At the age of 14 Rouault began working as an apprentice in a stained glass workshop. The bold colours and thick black outlines seen here are derived from the medieval stained glass window designs which he restored. The rich palette and impastoed surface also show the influence of the Symbolist painter Gustave Moreau, who taught Rouault at the Ecole des Beaux-Arts between 1891 and 1895. It was here that Rouault met fellow-students Matisse, Manguin and Marquet, with whom he founded the Salon d’Automme. He exhibited expressive figurative and landscape works with a bright palette and strong lines at each of the Fauvist exhibitions.
Although he remained closely associated with the Fauves, Rouault’s work began to take a very different direction at the start of the 20th century. After 1902, when he was stricken with a serious illness, his paintings began to reflect an intense concern for human suffering. Moreover, from1904 Rouault became influenced by the writing of the Roman Catholic and socialist novelist Leon Bloy. Born into poverty himself, he took as his subject matter social outcasts including peasants, prostitutes, clowns and labourers. Like Van Gogh, he used the human figure as a powerful symbol of moral qualities, strongly believing that art should be a “moving expression of what man feels when he finds himself face to face with himself and humanity”.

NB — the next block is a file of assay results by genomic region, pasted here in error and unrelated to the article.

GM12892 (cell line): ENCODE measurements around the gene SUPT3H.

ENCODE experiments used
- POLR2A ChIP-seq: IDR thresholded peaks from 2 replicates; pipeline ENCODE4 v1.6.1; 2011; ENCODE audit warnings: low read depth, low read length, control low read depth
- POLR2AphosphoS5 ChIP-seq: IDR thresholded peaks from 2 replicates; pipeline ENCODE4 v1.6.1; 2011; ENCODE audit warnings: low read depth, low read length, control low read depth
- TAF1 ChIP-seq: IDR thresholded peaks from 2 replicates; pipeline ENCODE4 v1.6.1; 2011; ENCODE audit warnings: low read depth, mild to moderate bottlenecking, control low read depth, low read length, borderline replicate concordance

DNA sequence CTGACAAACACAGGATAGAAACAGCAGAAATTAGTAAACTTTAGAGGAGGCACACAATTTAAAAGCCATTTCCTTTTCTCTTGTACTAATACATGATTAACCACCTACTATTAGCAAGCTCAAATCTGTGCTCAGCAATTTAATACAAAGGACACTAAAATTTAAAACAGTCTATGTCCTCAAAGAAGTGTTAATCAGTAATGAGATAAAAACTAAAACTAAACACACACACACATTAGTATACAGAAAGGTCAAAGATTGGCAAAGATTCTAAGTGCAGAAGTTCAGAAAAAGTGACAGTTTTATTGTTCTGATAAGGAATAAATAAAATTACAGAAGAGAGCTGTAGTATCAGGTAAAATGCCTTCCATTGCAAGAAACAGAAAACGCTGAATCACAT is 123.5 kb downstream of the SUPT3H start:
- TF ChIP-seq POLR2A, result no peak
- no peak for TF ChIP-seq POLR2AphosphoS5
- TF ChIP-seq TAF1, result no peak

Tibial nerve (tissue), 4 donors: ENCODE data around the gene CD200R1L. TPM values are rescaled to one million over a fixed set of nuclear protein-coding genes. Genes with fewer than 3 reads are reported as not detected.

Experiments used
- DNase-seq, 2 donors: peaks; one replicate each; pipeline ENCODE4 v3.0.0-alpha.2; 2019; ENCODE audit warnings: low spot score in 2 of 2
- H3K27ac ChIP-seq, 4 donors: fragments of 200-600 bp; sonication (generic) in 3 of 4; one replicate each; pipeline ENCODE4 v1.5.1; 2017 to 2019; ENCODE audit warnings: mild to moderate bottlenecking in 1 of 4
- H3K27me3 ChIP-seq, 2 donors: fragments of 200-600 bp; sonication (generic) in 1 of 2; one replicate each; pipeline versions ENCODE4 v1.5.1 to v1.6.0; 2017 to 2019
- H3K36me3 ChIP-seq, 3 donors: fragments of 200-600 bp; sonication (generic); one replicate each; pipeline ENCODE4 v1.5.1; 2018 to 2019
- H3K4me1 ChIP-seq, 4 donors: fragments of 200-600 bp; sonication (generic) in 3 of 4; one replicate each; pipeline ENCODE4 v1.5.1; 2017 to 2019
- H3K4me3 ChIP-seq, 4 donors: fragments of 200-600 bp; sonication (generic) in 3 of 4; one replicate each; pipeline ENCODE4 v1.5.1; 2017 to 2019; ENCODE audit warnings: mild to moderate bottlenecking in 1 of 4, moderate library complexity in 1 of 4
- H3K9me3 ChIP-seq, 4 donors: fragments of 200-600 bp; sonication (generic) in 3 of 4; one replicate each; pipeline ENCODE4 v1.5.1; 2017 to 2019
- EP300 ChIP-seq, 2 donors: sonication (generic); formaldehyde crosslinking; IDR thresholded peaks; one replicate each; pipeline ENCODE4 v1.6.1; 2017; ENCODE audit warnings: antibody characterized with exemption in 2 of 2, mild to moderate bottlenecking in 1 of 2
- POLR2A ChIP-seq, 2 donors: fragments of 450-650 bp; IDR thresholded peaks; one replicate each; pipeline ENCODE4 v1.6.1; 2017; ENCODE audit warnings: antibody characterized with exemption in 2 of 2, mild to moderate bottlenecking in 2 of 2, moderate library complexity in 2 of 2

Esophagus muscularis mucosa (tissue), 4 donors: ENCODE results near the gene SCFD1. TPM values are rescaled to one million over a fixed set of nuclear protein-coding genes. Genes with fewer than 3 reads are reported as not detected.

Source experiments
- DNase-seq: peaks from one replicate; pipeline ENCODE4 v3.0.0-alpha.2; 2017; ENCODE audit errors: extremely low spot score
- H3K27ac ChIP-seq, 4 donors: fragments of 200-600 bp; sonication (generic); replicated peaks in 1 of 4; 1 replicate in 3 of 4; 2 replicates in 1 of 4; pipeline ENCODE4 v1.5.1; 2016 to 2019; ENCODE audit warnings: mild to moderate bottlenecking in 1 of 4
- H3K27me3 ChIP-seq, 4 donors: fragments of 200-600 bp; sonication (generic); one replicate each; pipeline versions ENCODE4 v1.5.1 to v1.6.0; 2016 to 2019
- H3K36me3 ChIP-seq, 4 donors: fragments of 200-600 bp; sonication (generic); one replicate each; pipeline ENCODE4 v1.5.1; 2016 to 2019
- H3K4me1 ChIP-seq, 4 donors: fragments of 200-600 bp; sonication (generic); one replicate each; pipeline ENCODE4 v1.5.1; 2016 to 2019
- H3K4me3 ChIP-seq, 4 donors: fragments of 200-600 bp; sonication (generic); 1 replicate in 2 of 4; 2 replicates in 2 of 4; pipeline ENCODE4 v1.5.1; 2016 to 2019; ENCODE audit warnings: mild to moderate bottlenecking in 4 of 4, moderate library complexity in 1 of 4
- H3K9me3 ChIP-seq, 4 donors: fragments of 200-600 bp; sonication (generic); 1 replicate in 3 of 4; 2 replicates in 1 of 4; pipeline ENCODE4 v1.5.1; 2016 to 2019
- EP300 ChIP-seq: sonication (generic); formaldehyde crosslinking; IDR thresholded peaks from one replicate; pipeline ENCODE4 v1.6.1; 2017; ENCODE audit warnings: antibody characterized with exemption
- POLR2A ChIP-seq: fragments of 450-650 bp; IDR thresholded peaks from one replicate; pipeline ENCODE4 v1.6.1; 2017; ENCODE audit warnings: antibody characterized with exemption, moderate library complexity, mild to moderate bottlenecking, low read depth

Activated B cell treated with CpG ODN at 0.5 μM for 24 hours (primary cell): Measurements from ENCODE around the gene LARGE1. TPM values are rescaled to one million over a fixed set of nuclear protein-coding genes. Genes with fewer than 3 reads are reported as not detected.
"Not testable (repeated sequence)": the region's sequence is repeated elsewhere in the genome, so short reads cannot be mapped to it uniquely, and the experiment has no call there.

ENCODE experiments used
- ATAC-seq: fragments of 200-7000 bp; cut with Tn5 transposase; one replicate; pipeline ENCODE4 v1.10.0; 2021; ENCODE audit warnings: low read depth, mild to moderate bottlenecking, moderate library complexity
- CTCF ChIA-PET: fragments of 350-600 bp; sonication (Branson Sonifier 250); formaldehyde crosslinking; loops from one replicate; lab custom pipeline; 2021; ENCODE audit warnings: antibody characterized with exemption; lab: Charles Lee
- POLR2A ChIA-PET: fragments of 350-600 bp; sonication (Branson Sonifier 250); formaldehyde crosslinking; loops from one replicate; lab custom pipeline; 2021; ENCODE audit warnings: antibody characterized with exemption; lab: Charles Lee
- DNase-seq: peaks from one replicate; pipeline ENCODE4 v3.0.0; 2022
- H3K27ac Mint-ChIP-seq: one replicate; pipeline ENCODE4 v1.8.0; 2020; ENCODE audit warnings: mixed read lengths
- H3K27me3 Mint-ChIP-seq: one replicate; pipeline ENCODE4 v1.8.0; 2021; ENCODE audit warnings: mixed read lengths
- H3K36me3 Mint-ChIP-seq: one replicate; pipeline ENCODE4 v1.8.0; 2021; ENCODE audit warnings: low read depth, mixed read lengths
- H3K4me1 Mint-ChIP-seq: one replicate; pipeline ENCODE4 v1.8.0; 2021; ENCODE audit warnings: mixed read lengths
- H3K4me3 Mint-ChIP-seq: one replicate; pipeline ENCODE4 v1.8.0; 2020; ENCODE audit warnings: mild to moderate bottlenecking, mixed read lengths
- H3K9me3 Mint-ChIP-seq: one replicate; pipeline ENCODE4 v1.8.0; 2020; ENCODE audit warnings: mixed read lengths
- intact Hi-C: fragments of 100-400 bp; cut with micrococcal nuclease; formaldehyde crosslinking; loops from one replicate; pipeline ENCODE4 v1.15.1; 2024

The Artist’s Estate
Sale: Paris, Hotel Drouot, 10 June 1981, lot 21
Bernard Chevry, Paris
Private Collection (acquired from the above c.1995)
Private Collection (acquired from the above December 1999)
Sale: Sotheby’s, London, 21 June 2005, lot 366
Private Collection, London (purchased at the above sale)
Isabelle Rouault,Rouault: l'oeuvre peint, vol. 1, 1988, Montecarlo, Éditions André Sauret, no.17, p.133
This work is accompanied by a photo certificate (no. 7639 y.c) signed by Isabelle Rouault and dated 14 October 1971